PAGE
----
An upstate couple looking to buy a plane were on a test flight of the single-engine Socata TB10 that crashed shortly after takeoff Sunday in Shirley, killing two of the three people on board, federal officials said Monday.
Unhjem's husband, Erik, 61, who was also onboard, remained in critical condition Monday night at Stony Brook University Hospital, officials said.
NTSB investigators were back at the crash site yesterday. A final report could take 12 to 18 months, officials said.
The plane's maintenance records were to be a focal point, said Brian Rayner, senior air safety investigator with the National Transportation Safety Board, because "discrepancies" were found in the recent maintenance inspection of the plane.
Rayner said that the Federal Aviation Administration had provided the NTSB with two handwritten pages of the discrepancies, "everything from minor paint touch-ups to cleaning of components," he said. Also unresolved was whether the list of discrepancies came from the owner or the mechanic.
"To what degree the annual inspection was completed, whether it was completed, is undetermined at this time," Rayner said. "We haven't been able to get our hands on those records."
Rayner said he expected to speak with the mechanic Tuesday.
Erik Unhjem is a member of the Grasshopper Flying Club based in Poughkeepsie, said Robert Hill, president of the club. "Mr. Unhjem was a wonderful pilot," Hill said. "We were devastated" after hearing of the crash.
Mark Nelson, the club's secretary, said he knew Unhjem to be a "upstanding gentleman, fine pilot and a nice man."
Investigators don't know who was at the controls at about 11:50 a.m. Sunday when the single-engine plane encountered trouble on takeoff, clipped a tree on a residential street in Shirley and plunged into a trash container before it was engulfed in flames.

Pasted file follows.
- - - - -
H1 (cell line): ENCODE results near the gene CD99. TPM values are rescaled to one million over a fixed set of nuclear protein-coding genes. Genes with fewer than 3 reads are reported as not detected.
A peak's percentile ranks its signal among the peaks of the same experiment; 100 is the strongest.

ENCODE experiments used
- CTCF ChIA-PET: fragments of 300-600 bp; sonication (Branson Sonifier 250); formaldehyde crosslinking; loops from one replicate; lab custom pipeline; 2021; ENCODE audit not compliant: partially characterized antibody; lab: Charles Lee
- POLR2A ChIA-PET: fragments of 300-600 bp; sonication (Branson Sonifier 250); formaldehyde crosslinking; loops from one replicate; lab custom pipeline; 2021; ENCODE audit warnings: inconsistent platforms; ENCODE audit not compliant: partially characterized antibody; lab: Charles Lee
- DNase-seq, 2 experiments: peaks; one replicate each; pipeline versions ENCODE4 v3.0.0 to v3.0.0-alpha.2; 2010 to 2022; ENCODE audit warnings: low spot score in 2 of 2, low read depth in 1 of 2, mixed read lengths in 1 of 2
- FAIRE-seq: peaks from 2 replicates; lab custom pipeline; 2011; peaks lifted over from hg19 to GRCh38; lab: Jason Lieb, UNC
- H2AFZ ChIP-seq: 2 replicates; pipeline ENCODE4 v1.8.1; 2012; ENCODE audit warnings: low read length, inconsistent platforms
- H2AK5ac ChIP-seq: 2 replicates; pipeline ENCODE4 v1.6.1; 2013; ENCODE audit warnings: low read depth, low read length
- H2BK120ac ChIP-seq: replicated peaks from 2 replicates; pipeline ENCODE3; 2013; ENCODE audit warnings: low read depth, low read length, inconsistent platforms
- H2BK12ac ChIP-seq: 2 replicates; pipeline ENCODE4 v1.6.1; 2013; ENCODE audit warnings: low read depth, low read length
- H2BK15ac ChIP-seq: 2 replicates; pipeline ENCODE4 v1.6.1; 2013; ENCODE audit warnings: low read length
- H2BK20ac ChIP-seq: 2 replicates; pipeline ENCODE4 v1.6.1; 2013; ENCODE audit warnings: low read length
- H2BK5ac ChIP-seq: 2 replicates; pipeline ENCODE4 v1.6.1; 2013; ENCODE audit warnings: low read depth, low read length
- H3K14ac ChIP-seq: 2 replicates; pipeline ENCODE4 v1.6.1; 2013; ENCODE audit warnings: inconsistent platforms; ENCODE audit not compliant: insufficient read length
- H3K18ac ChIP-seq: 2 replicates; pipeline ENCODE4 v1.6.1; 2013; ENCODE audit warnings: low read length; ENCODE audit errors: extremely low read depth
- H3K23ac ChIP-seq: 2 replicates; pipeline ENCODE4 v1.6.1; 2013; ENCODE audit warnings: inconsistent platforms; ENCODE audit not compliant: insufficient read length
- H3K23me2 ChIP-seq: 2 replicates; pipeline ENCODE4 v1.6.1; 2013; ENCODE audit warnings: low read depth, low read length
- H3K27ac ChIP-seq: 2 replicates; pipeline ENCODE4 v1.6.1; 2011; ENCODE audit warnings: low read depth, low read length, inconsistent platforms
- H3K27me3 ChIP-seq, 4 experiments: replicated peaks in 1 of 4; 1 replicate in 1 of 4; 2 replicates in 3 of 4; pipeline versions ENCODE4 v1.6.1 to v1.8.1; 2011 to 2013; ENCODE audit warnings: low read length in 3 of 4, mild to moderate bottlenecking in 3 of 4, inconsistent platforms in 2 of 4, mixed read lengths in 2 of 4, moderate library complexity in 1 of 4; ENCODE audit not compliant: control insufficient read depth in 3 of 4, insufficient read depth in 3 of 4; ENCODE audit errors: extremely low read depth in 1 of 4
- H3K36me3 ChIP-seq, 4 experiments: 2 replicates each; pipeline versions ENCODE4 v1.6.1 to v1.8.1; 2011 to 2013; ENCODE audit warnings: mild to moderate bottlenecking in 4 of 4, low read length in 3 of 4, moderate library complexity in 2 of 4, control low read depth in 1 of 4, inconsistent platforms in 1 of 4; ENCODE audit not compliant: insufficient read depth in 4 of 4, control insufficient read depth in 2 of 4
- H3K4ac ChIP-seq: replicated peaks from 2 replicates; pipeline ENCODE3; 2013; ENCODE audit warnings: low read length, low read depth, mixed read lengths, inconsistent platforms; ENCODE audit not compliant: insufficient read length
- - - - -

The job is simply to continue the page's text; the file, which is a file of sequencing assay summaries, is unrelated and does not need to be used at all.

McElroy and Erik Unhjem were in the plane's front seats, authorities said. Neighbors on Helene Avenue near Crestwood Drive used garden hoses to try to douse the fiery wreck. McElroy died at the scene and Jane Unhjem died several hours later at Stony Brook University Hospital, officials said.
Both McElroy and Erik Unhjem were experienced pilots, but it was not known who was behind the controls at the time of the crash, Rayner said. FAA records indicated that McElroy's third-class license was inactive, having expired in August 2005. The aircraft is registered in Florida to McElroy, according to FAA records.
Both men had clean flying records with the FAA, meaning no disciplinary actions had been taken against their pilot licenses, an FAA spokesman said Monday. According to federal records, Unhjem has had his pilot license since 2001.
On Staten Island, a woman who answered the door at the home of the Unhjems' daughter Gayle, said the 27-year-old was at her father's hospital bedside.
"They are the most wonderful family you could ever know," said the woman, who declined to give her name.
Jean Unhjem, Erik Unhjem's 88-year-old mother, said she had yet to speak to her son because "he's under heavy sedation."
"I'm in grief," she said when reached at her home in Goshen. "I've lost a daughter-in-law that's like a daughter to me."
With Gary Dymski, Bill Mason, Meghan Murphy and John Valenti